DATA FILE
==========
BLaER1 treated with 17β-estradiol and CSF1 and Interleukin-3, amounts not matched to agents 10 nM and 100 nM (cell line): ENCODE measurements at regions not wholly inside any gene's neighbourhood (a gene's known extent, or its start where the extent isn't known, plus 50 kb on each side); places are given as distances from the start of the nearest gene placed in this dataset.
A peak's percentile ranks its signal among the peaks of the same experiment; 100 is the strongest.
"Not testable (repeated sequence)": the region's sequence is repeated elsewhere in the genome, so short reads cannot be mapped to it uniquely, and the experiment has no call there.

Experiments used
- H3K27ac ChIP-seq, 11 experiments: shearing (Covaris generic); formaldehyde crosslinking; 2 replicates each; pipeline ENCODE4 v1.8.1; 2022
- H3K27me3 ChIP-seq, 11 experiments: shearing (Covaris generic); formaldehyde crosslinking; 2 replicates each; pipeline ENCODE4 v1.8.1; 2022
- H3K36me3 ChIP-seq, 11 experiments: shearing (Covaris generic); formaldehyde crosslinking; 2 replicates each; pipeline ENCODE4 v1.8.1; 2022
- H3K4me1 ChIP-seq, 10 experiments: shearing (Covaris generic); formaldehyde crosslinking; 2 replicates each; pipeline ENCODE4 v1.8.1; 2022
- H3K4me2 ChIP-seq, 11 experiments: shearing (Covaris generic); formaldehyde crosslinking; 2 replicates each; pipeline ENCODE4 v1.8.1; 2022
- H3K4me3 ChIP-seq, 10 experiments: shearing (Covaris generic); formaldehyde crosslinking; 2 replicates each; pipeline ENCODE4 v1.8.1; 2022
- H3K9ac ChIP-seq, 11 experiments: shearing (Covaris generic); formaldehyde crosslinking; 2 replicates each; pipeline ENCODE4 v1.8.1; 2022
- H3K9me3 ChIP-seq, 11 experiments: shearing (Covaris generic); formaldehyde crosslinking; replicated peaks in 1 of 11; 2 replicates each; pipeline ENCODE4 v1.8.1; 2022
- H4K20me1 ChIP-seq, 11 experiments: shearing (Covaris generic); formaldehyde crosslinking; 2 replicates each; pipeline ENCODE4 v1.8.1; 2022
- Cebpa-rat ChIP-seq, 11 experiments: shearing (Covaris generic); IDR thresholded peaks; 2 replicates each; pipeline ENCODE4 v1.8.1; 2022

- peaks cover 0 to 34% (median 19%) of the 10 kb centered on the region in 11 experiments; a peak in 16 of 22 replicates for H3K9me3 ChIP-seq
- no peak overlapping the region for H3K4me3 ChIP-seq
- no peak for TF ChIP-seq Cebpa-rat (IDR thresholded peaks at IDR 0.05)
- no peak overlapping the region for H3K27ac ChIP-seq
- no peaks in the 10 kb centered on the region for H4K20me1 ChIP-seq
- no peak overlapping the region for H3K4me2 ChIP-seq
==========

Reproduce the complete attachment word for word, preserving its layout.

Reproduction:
BLaER1 treated with 17β-estradiol and CSF1 and Interleukin-3, amounts not matched to agents 10 nM and 100 nM (cell line): ENCODE measurements at regions not wholly inside any gene's neighbourhood (a gene's known extent, or its start where the extent isn't known, plus 50 kb on each side); places are given as distances from the start of the nearest gene placed in this dataset.
A peak's percentile ranks its signal among the peaks of the same experiment; 100 is the strongest.
"Not testable (repeated sequence)": the region's sequence is repeated elsewhere in the genome, so short reads cannot be mapped to it uniquely, and the experiment has no call there.

Experiments used
- H3K27ac ChIP-seq, 11 experiments: shearing (Covaris generic); formaldehyde crosslinking; 2 replicates each; pipeline ENCODE4 v1.8.1; 2022
- H3K27me3 ChIP-seq, 11 experiments: shearing (Covaris generic); formaldehyde crosslinking; 2 replicates each; pipeline ENCODE4 v1.8.1; 2022
- H3K36me3 ChIP-seq, 11 experiments: shearing (Covaris generic); formaldehyde crosslinking; 2 replicates each; pipeline ENCODE4 v1.8.1; 2022
- H3K4me1 ChIP-seq, 10 experiments: shearing (Covaris generic); formaldehyde crosslinking; 2 replicates each; pipeline ENCODE4 v1.8.1; 2022
- H3K4me2 ChIP-seq, 11 experiments: shearing (Covaris generic); formaldehyde crosslinking; 2 replicates each; pipeline ENCODE4 v1.8.1; 2022
- H3K4me3 ChIP-seq, 10 experiments: shearing (Covaris generic); formaldehyde crosslinking; 2 replicates each; pipeline ENCODE4 v1.8.1; 2022
- H3K9ac ChIP-seq, 11 experiments: shearing (Covaris generic); formaldehyde crosslinking; 2 replicates each; pipeline ENCODE4 v1.8.1; 2022
- H3K9me3 ChIP-seq, 11 experiments: shearing (Covaris generic); formaldehyde crosslinking; replicated peaks in 1 of 11; 2 replicates each; pipeline ENCODE4 v1.8.1; 2022
- H4K20me1 ChIP-seq, 11 experiments: shearing (Covaris generic); formaldehyde crosslinking; 2 replicates each; pipeline ENCODE4 v1.8.1; 2022
- Cebpa-rat ChIP-seq, 11 experiments: shearing (Covaris generic); IDR thresholded peaks; 2 replicates each; pipeline ENCODE4 v1.8.1; 2022

- peaks cover 0 to 34% (median 19%) of the 10 kb centered on the region in 11 experiments; a peak in 16 of 22 replicates for H3K9me3 ChIP-seq
- no peak overlapping the region for H3K4me3 ChIP-seq
- no peak for TF ChIP-seq Cebpa-rat (IDR thresholded peaks at IDR 0.05)
- no peak overlapping the region for H3K27ac ChIP-seq
- no peaks in the 10 kb centered on the region for H4K20me1 ChIP-seq
- no peak overlapping the region for H3K4me2 ChIP-seq